Indeed, and as the letter doesn’t mention, Amazon has long viewed public libraries as competitors in the ebook market. Amazon made a deal with OverDrive back in 2011 to make public library e-books (from other publishers) readable on Kindle apps and devices, so that library patrons could use the most popular e-readers to read their “borrowed” e-books. It also started something called Kindle Owners Lending Library to make selected e-books available for free “loans” to Amazon Prime members–encouraging people to use Amazon Prime instead of patronizing their public libraries. Beyond that, Amazon has apparently taken the position that e-lending leeches revenue from its own publishing imprints.

Big Five publishers, on the other hand, seem to be taking a page from the Spotify playbook. Spotify pioneered the idea of a free subscription tier that acts as a funnel to the paid premium level. It constantly tweaks the features, ads, and amount of music available on the free tier so as to maximize conversion to paid; as of April of this year, it has achieved an astounding 46% of active users (worldwide) who pay for their subscriptions, surpassing industry expectations by a wide margin.

It’s likely that the major trade publishers see public libraries as their free tier, even if Amazon doesn’t (Amazon probably views its own “Look Inside” feature as its free tier). Macmillan’s new restrictions are in a similar vein: by allowing libraries to get a single “copy” of each newly-published title, Macmillan will create a demand funnel for that title in the form of the waitlists at libraries; Macmillan is most likely betting that many people will get tired of waiting and purchase the titles before those eight weeks elapse.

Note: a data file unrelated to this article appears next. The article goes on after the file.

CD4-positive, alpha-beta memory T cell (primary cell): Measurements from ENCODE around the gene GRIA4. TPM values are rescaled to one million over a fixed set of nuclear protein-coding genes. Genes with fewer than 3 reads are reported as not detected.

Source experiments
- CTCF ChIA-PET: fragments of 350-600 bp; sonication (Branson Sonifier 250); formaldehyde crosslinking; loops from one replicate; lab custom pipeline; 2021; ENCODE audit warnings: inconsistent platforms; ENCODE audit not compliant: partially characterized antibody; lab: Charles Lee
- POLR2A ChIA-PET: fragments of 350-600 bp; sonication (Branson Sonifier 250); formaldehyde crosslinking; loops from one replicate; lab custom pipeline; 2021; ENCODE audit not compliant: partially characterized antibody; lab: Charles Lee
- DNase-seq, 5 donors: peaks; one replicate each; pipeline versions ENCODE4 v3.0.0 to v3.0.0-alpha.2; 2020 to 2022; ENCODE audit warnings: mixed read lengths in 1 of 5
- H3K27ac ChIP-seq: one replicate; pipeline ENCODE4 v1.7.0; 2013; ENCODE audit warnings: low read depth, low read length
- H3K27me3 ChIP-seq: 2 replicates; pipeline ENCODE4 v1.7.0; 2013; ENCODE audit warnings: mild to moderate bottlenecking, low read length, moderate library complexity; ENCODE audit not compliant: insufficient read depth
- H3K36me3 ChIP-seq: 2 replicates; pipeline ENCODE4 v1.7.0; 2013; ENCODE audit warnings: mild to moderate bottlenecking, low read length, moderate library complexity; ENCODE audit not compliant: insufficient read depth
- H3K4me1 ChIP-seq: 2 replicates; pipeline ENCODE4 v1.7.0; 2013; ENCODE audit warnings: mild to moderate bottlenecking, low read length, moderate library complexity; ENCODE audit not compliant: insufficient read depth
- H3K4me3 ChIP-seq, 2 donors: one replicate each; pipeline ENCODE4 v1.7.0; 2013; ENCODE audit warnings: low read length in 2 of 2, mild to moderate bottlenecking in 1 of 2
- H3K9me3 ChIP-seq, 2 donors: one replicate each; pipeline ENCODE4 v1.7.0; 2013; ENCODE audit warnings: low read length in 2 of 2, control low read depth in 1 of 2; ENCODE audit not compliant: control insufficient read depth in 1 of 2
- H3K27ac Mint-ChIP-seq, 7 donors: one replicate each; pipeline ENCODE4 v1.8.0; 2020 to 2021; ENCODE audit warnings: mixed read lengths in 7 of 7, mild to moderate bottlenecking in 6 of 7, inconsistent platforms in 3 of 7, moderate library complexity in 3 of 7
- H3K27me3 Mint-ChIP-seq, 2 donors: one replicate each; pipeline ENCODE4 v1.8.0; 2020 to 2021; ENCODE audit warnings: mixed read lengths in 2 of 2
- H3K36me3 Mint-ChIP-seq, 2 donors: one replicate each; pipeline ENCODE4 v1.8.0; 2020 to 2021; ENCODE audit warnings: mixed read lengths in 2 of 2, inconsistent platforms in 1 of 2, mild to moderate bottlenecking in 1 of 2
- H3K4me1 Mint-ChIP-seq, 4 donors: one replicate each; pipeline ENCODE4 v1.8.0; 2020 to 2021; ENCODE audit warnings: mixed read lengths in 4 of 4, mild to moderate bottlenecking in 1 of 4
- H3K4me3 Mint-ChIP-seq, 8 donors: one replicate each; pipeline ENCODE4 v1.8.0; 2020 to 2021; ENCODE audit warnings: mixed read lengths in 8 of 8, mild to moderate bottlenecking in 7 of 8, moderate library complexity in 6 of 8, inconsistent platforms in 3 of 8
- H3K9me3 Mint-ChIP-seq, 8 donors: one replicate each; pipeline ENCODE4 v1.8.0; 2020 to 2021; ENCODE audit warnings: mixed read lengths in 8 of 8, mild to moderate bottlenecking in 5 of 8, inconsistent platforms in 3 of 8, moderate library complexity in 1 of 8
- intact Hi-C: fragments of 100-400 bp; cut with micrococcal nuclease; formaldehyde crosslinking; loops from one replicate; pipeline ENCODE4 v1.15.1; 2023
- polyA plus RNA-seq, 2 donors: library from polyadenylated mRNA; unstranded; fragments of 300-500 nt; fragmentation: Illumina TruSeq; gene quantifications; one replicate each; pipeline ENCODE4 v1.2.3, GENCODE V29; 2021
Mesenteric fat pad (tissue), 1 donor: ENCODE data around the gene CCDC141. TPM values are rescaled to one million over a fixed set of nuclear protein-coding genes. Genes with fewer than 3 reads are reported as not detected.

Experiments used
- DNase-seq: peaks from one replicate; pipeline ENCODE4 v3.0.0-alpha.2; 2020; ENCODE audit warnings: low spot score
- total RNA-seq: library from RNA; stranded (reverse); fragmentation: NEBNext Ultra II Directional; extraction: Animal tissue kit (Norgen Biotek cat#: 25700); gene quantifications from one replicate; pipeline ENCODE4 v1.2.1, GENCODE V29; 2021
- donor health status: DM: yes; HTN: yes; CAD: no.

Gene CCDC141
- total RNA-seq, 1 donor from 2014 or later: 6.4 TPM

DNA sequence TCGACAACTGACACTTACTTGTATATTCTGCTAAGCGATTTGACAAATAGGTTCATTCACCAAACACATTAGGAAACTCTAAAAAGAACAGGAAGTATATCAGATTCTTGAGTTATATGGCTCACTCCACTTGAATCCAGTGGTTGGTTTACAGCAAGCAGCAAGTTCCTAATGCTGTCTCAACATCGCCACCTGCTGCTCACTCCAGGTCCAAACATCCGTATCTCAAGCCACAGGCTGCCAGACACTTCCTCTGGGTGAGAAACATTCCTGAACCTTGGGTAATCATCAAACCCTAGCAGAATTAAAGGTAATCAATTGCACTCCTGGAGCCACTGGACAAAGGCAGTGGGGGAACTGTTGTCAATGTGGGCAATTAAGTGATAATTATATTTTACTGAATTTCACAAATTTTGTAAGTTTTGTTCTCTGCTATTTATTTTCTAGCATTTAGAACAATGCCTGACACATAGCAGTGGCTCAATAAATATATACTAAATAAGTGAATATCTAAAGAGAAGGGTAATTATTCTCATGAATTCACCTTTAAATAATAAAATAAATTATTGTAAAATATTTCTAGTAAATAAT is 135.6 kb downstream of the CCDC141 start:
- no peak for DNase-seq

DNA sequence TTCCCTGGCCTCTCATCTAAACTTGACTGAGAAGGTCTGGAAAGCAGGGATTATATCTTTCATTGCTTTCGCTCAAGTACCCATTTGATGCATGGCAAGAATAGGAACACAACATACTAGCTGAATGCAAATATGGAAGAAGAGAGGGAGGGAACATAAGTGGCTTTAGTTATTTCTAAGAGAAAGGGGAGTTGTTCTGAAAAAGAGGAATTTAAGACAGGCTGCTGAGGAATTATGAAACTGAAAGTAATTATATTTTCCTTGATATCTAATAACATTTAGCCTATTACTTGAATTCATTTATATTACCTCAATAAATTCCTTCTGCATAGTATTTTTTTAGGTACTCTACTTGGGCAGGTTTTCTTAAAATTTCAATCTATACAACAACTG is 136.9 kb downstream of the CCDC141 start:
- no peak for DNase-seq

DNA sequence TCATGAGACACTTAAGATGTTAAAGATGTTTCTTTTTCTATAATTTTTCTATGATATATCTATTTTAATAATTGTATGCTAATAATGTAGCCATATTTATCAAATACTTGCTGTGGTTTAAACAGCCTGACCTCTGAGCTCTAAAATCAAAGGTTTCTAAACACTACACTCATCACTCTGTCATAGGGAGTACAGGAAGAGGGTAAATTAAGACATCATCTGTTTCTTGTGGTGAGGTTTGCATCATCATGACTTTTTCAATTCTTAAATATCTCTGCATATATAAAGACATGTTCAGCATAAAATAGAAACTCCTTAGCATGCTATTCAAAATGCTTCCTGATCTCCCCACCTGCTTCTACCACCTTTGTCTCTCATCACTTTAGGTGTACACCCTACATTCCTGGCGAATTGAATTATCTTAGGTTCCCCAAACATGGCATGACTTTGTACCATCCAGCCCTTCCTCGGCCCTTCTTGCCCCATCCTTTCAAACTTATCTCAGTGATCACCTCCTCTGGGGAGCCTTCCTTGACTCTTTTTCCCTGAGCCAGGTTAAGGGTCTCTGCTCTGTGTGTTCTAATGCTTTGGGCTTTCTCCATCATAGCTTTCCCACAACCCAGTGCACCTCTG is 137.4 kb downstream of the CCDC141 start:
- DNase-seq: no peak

If Congress decides to investigate publishers for anticompetitive activities regarding library lending, it will need to consider evidence of publishers’ marketing strategies for libraries as a sales channel. For their part, libraries will be in the best position to put their case once they acknowledge that publishers treat them that way and understand how.

 

2 comments

  1. Thanks as always for your insightful posts, Bill! As an avid ebook and audiobook lendee, forever frustrated by the seemingly nonsensical availability restrictions — library lending seems to be the one area where the advantages of digital have been completely obliterated! — your clarification and update is helpful.

    I’ve often wondered the extent to which Overdrive’s monopoly has limited services and availability. It’s clear that while the lack of competition in the library-facing DRM space inevitably impacts library staff and patrons, ultimately the inconveniences we experience can be attributed to publishers…

  2. Thanks John. It’s interesting to think about whether library digital access models would be any different if there were any innovation in that part of the DRM space.

    The question is which is the tail and which is the dog: the access *model* for digital materials (the license terms) or the access *method* (the DRM, or whatever other mechanism there might be). The way I’d answer that is to say that innovations in access *models* in trade book publishing (as opposed to higher ed and STM) are very few and very far between. Innovation in access *methods* might possibly be driving developments but for the usual problem: there’s no money in it. In other words, access models are the dog, access methods are the tail, and the tail isn’t wagging the dog.

    There are systems other than OverDrive that libraries can run themselves, which enable to do something different on the access *model* front: they can make their own licensing deals with publishers instead of relying on the ones made by OverDrive, which include the restrictions set by publishers (for all libraries that use OverDrive). An example of this is the NYPL’s SimplyE, which I’ve used. SimplyE can use multiple DRMs and it uses them in the same way that OverDrive uses Adobe’s DRM (or Amazon’s).

    Another example is the Readium LCP DRM that I helped develop, which is being used in libraries in Francophone Europe. It implements more or less the same access methods as the Adobe DRM that it’s meant to replace, and one of its chief selling points is much lower cost.